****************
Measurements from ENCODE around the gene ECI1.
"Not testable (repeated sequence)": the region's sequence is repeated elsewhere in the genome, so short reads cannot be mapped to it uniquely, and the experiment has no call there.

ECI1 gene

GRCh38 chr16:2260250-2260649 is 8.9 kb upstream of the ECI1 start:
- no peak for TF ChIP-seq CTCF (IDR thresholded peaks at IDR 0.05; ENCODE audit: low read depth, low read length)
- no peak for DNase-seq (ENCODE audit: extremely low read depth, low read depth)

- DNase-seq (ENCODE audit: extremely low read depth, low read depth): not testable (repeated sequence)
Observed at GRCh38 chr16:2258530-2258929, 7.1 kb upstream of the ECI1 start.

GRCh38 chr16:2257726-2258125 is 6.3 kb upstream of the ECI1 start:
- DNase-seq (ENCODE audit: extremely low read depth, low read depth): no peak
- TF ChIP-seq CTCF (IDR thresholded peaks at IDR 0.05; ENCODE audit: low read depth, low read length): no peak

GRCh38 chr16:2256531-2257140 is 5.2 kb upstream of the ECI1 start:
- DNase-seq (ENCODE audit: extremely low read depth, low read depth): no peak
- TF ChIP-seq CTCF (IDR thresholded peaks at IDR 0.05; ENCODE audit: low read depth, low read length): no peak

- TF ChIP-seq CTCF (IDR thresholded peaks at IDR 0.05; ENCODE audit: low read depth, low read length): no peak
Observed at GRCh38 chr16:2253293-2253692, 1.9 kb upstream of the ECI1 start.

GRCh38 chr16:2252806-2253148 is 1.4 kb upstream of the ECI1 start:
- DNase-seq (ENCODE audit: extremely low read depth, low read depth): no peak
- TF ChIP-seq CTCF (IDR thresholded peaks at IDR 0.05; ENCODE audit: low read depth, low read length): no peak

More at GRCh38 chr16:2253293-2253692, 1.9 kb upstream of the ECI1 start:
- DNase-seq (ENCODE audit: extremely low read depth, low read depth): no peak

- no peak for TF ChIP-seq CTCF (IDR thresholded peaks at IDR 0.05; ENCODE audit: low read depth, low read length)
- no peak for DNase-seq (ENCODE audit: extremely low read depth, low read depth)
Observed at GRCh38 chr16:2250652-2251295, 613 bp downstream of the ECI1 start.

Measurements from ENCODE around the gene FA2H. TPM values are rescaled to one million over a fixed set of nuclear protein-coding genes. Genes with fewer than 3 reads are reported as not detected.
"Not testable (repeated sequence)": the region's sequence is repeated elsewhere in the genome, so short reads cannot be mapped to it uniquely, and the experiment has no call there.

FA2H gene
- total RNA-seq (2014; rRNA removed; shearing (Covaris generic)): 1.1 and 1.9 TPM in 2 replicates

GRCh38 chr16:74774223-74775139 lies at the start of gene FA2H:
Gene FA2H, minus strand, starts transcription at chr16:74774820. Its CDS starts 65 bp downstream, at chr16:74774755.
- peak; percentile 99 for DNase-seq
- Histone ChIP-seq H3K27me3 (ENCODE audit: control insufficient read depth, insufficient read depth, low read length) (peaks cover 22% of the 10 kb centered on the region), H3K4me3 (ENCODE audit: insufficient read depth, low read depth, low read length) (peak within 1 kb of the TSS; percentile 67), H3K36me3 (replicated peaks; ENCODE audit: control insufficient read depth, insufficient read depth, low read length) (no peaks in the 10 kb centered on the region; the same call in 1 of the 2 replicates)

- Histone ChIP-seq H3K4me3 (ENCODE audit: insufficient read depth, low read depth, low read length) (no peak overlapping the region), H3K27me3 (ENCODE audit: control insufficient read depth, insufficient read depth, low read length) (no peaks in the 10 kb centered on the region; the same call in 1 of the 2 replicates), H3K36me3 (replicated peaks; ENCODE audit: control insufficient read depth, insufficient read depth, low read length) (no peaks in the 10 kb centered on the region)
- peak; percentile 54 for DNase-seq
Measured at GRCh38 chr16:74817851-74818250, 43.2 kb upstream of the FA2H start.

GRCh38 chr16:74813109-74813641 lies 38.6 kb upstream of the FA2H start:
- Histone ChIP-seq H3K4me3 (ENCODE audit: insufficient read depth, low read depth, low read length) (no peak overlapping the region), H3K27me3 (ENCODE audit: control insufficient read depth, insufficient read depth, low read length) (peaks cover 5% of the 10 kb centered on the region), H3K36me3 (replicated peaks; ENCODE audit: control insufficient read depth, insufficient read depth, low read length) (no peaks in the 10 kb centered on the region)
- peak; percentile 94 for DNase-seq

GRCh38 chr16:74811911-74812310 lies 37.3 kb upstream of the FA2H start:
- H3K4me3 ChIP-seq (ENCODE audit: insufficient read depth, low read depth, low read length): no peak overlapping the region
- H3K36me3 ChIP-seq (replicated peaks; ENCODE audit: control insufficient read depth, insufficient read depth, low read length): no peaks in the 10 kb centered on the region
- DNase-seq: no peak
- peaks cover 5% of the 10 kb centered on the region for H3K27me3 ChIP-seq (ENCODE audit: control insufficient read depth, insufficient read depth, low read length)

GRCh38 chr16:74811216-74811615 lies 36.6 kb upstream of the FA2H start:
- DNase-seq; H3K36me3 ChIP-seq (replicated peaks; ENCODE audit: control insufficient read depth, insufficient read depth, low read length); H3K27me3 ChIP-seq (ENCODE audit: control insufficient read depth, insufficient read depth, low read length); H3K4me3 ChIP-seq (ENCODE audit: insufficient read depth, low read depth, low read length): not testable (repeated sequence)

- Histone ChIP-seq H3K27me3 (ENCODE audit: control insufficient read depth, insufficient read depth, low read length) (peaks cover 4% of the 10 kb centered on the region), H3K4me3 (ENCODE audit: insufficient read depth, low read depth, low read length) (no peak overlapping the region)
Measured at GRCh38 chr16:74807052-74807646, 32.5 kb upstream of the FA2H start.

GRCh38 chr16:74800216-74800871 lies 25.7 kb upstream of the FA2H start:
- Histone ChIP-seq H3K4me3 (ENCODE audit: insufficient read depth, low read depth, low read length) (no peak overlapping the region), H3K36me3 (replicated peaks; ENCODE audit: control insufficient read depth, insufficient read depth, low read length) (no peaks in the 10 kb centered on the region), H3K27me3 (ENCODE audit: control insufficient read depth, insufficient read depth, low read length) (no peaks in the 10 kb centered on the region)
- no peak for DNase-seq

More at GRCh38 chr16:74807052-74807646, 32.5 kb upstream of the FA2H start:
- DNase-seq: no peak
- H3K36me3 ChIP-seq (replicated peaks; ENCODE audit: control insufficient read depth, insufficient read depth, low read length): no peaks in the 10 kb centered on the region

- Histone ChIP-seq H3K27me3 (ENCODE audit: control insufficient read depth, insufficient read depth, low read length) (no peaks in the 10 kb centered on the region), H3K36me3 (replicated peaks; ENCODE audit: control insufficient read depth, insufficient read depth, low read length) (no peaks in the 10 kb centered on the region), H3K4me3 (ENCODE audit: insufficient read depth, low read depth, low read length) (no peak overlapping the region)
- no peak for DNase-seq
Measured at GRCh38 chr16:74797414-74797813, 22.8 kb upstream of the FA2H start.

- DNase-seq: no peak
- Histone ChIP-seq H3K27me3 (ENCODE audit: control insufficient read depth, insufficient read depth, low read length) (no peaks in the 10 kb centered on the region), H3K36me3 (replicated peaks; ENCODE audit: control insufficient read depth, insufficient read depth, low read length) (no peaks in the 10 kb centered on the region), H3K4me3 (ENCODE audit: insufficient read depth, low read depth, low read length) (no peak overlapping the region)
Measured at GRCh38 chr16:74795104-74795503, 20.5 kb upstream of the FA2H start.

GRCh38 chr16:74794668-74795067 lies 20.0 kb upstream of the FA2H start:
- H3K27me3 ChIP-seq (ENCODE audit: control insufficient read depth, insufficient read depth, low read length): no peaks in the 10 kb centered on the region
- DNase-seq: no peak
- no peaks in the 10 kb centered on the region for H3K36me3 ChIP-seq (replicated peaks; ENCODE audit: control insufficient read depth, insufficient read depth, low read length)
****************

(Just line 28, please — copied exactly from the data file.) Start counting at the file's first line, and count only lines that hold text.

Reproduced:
- total RNA-seq (2014; rRNA removed; shearing (Covaris generic)): 1.1 and 1.9 TPM in 2 replicates